A break and a little gossip with friends or colleagues is good, that’s a well-known fact. The Swedes have made this popular tradition an institution: the fika is an integral part of social life there. Find out more about the Scandinavian coffee break.
Swedish coffee break: Fika
The good old coffee gossip is still de rigueur in Germany, but it takes time. The visitor is invited for a specific date, cake or cake is provided and the coffee drinking often lasts for several hours. The Swedes show that things can be more spontaneous and informal. At the fika, the local coffee break, you meet up with friends, family or colleagues at short notice. The importance of fika for social life is greater than that of the coffee party in this country: many Swedes maintain the custom every day in order to consciously maintain contacts. At a fika with colleagues, you can talk about your work in a pleasant, relaxed atmosphere in the office; the fika with friends can also take place in a café for a longer period of time. Either way: Hot drinks and pastries taste much better in good company.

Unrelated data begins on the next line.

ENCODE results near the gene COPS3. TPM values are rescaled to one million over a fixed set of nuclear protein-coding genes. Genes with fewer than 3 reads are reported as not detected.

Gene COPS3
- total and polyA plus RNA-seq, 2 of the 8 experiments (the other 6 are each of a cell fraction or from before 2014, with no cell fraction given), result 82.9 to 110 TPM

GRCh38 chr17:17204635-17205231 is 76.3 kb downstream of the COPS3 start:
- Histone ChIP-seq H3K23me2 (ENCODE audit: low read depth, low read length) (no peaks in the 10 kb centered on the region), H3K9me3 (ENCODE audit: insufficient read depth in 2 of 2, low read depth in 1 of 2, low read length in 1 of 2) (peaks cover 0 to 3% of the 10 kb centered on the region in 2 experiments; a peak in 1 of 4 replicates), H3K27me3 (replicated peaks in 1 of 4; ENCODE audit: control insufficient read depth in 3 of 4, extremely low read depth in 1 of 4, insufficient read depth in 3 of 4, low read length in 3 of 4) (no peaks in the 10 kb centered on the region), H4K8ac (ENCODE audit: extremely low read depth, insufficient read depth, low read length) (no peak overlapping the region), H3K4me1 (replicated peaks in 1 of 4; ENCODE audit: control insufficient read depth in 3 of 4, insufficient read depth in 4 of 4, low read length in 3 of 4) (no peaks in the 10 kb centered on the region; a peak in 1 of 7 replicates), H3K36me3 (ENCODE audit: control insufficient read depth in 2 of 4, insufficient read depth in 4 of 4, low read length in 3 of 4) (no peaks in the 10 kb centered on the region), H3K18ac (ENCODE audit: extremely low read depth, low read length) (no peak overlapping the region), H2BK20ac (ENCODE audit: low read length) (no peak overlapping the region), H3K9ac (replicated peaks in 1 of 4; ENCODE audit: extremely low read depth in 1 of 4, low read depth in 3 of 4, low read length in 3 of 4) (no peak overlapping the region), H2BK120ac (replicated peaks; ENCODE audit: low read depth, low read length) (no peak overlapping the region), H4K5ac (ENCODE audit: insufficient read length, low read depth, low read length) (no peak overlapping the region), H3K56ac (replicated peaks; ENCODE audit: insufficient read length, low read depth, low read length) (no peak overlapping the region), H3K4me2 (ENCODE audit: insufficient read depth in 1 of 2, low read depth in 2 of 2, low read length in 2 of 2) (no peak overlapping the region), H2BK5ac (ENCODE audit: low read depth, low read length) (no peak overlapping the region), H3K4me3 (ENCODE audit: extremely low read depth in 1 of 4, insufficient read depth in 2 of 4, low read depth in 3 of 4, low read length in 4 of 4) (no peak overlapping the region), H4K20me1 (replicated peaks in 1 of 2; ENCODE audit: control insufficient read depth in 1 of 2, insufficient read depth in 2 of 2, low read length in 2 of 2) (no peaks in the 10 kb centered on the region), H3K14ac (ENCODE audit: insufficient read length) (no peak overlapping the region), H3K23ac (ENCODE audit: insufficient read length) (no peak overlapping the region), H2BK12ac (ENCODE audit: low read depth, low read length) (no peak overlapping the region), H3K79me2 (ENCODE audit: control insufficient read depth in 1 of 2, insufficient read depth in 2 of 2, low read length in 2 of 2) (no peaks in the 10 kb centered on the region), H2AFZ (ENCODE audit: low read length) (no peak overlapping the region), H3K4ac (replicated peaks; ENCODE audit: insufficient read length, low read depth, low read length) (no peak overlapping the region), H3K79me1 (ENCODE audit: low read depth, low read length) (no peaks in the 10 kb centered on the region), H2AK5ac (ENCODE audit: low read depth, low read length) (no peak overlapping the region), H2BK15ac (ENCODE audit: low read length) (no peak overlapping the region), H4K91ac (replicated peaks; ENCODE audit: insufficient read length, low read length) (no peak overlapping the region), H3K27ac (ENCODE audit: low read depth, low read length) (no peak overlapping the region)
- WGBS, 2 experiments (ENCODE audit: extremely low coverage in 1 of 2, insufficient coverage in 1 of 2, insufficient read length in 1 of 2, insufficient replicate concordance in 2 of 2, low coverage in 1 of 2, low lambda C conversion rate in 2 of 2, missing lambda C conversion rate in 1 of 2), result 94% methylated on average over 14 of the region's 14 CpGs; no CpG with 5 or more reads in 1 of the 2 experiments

How to create a typical Swedish fika
Coffee, tea or, more rarely, other drinks are standard at the fika, and there is also a sweet snack. A typical fika pastry is cinnamon rolls – for the big group you can use our recipe for cinnamon roll cake and bake the treat yourself. Of course, other pleasures are also possible. Swedish cinnamon biscuits, for example, sweeten the break during the Advent season, and fruity-fresh fruit cakes are ideal in summer. Just enjoy what you like! If you don’t have a sweet tooth and prefer something hearty, you can find inspiration in our Swedish recipes.
The office fika: rules in Germany
While the fika is enshrined in many employment contracts in Sweden, you should not overdo it in German offices. Hardly any employer will have anything against a chat or two at the coffee machine in the kitchen, nor against embellishing official meetings with coffee and biscuits. But if you chat with another colleague every two hours, you’re overshooting the mark. According to labor law, if you work six to nine hours, you have to take a half-hour break. Anything beyond that is a matter of individual agreement. Once these things have been clarified, nothing stands in the way of a fika like in Sweden. And private meetings are always possible anyway. Try it out and make a spontaneous appointment for a coffee gossip!